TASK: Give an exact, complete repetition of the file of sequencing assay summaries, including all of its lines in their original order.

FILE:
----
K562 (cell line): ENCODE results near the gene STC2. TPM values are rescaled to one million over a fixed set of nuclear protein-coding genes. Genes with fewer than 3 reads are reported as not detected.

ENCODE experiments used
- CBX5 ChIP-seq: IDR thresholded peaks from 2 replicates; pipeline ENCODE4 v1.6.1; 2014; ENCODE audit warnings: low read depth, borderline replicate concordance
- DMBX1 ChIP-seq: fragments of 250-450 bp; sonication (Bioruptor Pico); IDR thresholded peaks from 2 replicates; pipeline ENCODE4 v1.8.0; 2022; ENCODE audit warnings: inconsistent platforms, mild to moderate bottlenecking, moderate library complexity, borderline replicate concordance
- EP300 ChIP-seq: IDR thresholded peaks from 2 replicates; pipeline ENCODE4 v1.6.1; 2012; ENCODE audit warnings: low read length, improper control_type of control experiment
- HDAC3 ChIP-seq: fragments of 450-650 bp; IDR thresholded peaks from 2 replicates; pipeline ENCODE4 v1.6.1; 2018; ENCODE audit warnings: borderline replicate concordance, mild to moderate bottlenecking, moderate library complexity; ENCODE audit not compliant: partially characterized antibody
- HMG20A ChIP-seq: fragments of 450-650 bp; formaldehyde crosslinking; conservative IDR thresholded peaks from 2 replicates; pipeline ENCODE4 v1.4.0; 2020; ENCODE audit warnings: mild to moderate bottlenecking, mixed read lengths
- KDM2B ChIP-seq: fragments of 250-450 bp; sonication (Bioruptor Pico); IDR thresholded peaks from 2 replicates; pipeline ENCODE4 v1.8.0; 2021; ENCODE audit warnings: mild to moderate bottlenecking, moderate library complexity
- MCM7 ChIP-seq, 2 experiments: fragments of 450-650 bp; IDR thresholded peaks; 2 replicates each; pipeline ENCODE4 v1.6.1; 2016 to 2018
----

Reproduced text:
K562 (cell line): ENCODE results near the gene STC2. TPM values are rescaled to one million over a fixed set of nuclear protein-coding genes. Genes with fewer than 3 reads are reported as not detected.

ENCODE experiments used
- CBX5 ChIP-seq: IDR thresholded peaks from 2 replicates; pipeline ENCODE4 v1.6.1; 2014; ENCODE audit warnings: low read depth, borderline replicate concordance
- DMBX1 ChIP-seq: fragments of 250-450 bp; sonication (Bioruptor Pico); IDR thresholded peaks from 2 replicates; pipeline ENCODE4 v1.8.0; 2022; ENCODE audit warnings: inconsistent platforms, mild to moderate bottlenecking, moderate library complexity, borderline replicate concordance
- EP300 ChIP-seq: IDR thresholded peaks from 2 replicates; pipeline ENCODE4 v1.6.1; 2012; ENCODE audit warnings: low read length, improper control_type of control experiment
- HDAC3 ChIP-seq: fragments of 450-650 bp; IDR thresholded peaks from 2 replicates; pipeline ENCODE4 v1.6.1; 2018; ENCODE audit warnings: borderline replicate concordance, mild to moderate bottlenecking, moderate library complexity; ENCODE audit not compliant: partially characterized antibody
- HMG20A ChIP-seq: fragments of 450-650 bp; formaldehyde crosslinking; conservative IDR thresholded peaks from 2 replicates; pipeline ENCODE4 v1.4.0; 2020; ENCODE audit warnings: mild to moderate bottlenecking, mixed read lengths
- KDM2B ChIP-seq: fragments of 250-450 bp; sonication (Bioruptor Pico); IDR thresholded peaks from 2 replicates; pipeline ENCODE4 v1.8.0; 2021; ENCODE audit warnings: mild to moderate bottlenecking, moderate library complexity
- MCM7 ChIP-seq, 2 experiments: fragments of 450-650 bp; IDR thresholded peaks; 2 replicates each; pipeline ENCODE4 v1.6.1; 2016 to 2018